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XenSource embeds Symantec storage software

Server virtualization firm XenSource embeds Symantec's storage management software into its hypervisor, gaining an important strategic and technical leg up on VMware.

Open source server virtualization company XenSource Inc. will OEM Symantec Corp.'s Storage Foundation Suite, gaining an important strategic and technical boost against virtualization giant, VMware Inc.

Starting this fall, XenSource XenEnterprise users will get data storage management capabilities, including volume management, dynamic multipathing and point-in-time copies from Symantec's Storage Foundation Suite, embedded into the XenEnterprise hypervisor at no extra cost.

"Until now, we've come at VMware from below with a basic Linux and Windows offering," said John Bara, vice president of marketing at XenSource. "This deal gives us enterprise-class data center features that bring us closer to them."

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More specifically, XenEnterprise embeds Symantec's Veritas Volume Manager (VxVM), a host-based tool that provides a single, logical volume management layer over physical disk drives across heterogeneous storage arrays. It will be centrally managed by XenCenter. VxVM allows users to failover across different paths to LUNs on storage arrays from different vendors, a feature not available yet from VMware's Virtual Machine File System (VMFS).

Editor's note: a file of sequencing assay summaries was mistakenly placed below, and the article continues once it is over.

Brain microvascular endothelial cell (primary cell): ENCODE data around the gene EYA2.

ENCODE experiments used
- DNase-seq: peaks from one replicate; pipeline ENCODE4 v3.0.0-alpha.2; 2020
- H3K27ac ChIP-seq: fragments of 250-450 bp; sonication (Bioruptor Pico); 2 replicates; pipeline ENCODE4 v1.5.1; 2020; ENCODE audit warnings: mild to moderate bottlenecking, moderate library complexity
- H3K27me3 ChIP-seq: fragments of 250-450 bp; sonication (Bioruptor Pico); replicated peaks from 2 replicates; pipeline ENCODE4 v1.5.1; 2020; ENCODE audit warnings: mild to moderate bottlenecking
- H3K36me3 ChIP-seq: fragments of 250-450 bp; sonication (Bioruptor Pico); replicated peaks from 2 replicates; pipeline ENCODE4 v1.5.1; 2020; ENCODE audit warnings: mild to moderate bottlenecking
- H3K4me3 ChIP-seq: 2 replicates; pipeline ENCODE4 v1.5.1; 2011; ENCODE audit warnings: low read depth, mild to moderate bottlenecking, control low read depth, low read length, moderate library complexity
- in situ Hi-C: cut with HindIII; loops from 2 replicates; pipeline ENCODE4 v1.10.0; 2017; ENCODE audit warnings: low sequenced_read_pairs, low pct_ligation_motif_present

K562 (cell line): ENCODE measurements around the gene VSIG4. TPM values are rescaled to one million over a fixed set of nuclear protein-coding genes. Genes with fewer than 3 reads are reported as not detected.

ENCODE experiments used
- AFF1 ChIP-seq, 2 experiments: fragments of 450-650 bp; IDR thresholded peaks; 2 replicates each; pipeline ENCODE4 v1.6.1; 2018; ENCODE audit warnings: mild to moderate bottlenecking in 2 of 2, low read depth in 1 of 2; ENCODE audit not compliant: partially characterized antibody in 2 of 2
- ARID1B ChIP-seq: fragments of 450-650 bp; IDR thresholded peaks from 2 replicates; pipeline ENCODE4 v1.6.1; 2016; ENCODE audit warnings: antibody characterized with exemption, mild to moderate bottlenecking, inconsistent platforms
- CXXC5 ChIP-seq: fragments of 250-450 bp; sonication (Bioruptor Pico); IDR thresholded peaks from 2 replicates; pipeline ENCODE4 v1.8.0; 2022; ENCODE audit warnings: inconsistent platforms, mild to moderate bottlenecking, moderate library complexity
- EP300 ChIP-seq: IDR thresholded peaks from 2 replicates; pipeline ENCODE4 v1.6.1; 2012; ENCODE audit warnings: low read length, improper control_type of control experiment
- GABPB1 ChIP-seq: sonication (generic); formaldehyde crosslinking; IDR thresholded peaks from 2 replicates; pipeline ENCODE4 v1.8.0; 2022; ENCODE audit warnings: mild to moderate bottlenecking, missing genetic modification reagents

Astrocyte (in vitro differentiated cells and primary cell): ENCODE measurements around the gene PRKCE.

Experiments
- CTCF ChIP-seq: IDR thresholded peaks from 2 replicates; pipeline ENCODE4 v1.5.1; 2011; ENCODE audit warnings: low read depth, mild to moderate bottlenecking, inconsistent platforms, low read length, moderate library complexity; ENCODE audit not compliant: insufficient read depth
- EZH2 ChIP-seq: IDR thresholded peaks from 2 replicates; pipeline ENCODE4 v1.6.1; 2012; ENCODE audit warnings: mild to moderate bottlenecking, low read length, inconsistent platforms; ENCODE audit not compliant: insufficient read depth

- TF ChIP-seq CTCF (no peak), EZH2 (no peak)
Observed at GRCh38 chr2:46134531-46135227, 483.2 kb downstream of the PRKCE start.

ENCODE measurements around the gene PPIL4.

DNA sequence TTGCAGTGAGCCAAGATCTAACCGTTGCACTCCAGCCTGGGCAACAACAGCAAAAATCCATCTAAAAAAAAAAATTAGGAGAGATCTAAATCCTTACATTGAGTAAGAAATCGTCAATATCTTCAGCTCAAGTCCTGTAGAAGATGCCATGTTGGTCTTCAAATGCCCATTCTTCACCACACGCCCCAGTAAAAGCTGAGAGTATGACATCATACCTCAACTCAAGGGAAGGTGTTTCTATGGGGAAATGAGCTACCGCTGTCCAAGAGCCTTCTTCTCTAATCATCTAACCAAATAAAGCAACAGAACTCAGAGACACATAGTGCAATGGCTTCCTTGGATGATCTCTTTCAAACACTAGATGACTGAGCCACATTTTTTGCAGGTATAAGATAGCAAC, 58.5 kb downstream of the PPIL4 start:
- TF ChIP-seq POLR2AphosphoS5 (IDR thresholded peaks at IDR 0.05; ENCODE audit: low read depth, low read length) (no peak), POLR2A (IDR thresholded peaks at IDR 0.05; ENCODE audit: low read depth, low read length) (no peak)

"Veritas spent a lot of time certifying across every piece of Fibre Channel gear on the market … By embedding their product, we are able to leapfrog this certification hurdle saving resources and time," said Ramana Jonnala, vice president of engineering at XenSource. He added that VxVM has been on the market for 10 years and has a huge installed base of customers.

On that point, Mark Bowker, senior analyst with Enterprise Strategy Group, said XenSource will indeed be able to take advantage of all the existing storage in place. However, he noted that many companies looking at server virtualization are getting into networked storage for the first time. "People are looking at infrastructure differently now, so this might not be as big of an advantage as it seems."

XenSource has relocated several engineers to Symantec's labs who will work permanently on joint offerings, including XenEnterprise HighAvailability, for failover of virtual machines and certification on Veritas NetBackup. No timeline was given for these offerings. The companies have set up a joint help desk to simplify customer support.

"This is a big strategic move and gives significant new credibility to XenSource," according to James Staten, principal analyst at Forrester Research. "For Symantec, it's a counter move to the EMC VMware juggernaut and a move the industry has been waiting for," he said. Furthermore, he sees the announcement as a "first step" in a tighter relationship between the two companies. Staten predicted an OEM deal going the other way at some point, under which NetBackup and other Veritas products could be deeply integrated with XenEnterprise beyond basic certification.

Still, he said XenSource has a long way to go to catch VMware, which is believed to have anywhere from 50% to 75% of the market, depending on which reports you believe. "It doesn't put XenSource on an equal footing with VMware by any means, but it lends them credibility and points them in the right direction," Staten said.

XenSource claims to have 600 customers, although was unable to provide any that we could talk with by press time.

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